By Abhik Pramanik
On October 20, the Blum Center for Developing Economies hosted a talk by Alex Thier, head of the Policy, Planning, and Learning Bureau at the U.S. Agency for International Development. Entitled “Ending Extreme Poverty: What UC Berkeley Can Do,” Thier’s talk centered around the Post-2015 Development Agenda, USAID’s role in the development community, and the need for bilateral and multilateral donors to partner with innovative entrepreneurs to make a difference.
Thier reminded the packed hall that today roughly 1 billion people, or 18 percent of the world population, live in extreme poverty, which the World Bank defines as earning or consuming less than a $1.25 day. Although these numbers may seem alarmingly large, extreme poverty rates are actually down from more than 40 percent in 1990. This reduction represents a fulfillment of Millennium Development Goal 1: to halve the rate of extreme poverty by 2015.
With the imminent expiration of the Millennium Development Goals, the international community is now debating development goals for the next 15 years. Yet one objective is clear: almost every bilateral and multilateral organization, including the World Bank, USAID, the European Union, and the African Union, has set a target of bringing the number of people living in extreme poverty to zero by 2030.
Thier argued that the elimination of extreme poverty is a distinct possibility. While some scholars have talked about severe poverty as inevitable, the remarkable economic movement over the past two decades—which saw 700 million people lifted out of extreme poverty—proves otherwise. Moreover, the political will to tackle the problem seems to be growing. In his 2013 State of the Union Address, President Barack Obama declared that the U.S. would band together with its allies and partner to end extreme poverty by 2030. Additionally, both USAID and the World Bank have changed their mission statements within the past year to commit to ending extreme poverty.
Though naysayers still exist, Thier said he believes that the outcome ultimately rests on choices—at the individual, village, institutional, and country level to fight for economic development. He noted that the biggest obstacles to ending extreme poverty are fragile institutions and weak governance. Citing the examples of the Democratic Republic of Congo, Botswana, and the Republic of Korea, he summarized how each country took a divergent path since enduring various weaknesses in the 1960s.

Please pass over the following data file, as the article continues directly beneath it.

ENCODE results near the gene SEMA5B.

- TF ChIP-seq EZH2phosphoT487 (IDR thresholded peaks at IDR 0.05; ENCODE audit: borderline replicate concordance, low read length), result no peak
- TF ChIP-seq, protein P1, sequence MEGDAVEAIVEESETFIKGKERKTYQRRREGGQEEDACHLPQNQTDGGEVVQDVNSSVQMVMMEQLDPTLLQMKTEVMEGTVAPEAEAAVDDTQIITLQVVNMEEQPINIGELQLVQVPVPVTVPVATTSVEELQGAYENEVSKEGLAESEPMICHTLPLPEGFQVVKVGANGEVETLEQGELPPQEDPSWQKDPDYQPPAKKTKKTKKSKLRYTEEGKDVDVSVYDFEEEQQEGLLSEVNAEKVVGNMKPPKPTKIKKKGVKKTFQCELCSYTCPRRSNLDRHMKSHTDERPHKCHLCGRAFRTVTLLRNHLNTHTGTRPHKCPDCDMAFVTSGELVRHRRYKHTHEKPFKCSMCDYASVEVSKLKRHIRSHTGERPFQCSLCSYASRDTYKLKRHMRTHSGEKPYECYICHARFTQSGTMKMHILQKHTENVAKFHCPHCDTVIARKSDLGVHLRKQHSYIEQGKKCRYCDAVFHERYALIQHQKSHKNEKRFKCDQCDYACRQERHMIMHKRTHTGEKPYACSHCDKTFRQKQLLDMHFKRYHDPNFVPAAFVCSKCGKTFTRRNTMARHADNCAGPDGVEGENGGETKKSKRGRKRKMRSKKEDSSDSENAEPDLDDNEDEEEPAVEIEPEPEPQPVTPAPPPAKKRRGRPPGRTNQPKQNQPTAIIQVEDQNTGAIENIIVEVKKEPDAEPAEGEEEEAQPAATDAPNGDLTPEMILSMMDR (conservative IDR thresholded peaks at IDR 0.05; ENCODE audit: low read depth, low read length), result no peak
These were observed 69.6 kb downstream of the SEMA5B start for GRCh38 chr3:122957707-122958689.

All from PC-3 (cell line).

Due to rapid industrialization, foreign capital investment, and intensive manufacturing, South Korea is now a high-income country, with a higher life expectancy than the U.S., and it has created its own agency for international development. The DRC, on the other hand, has experienced botched governmental policies leading to debt crises and a bloody civil conflict that has raged for decades. As a result, citizens of the DRC are currently among the world’s poorest. In another example, Botswana has experienced years of high growth followed by sharp economic downturns and even sharper rebounds because of its over-reliance on extractive industries. The lack of economic diversification has hindered Botswana’s development, but the country is still much better off than the DRC. Thier said he believes that the key distinction among these nations’ economic growth is their level of good governance and effective institutional capacity.
As a result of these insights, USAID recently adopted a “New Model of Development,” which centers on leveraging local ownership, engaging in public-private partnerships, scaling up innovative ideas, and using cutting-edge technology to deliver measurable results. To illustrate how this works, Thier talked about two USAID programs: Feed the Future and Power Africa. The former, started in 2009 in response to the global spike in food prices, works with local farmers to increase their crop quality and yields. The initiative currently runs in 19 countries and already has improved nutrition for 12 million children and pushed 7 million farmers out of extreme poverty. Power Africa was launched in 2013 to help the 400 million Africans who currently lack access to electricity. It aims to double the number of people with access to electricity in Sub-Saharan Africa through the use of innovative financial tools and by applying the lessons learned from the Feed the Future initiative. Within a year, Power Africa has leveraged $25 billion in capital with more than half coming from African nations and the private sector.
Thier ended his talk with a plea to the next generation of problem solvers. He said he hoped UC Berkeley students would heed his call to develop new ideas and technologies to help make development assistance more effective, so that by 2030 extreme poverty could be eliminated. Some of this work is being done by the Blum Center’s Development Impact Lab (DIL), which received a $20 million grant from USAID in 2012 to help transform the way universities source, design, evaluate, and scale up technologies that have a potential to alleviate extreme poverty. Currently, 90 DIL innovations are being tested and scaled in 30 countries, involving more than 500 interdisciplinary students, and over 400 industry, government, and social sector experts.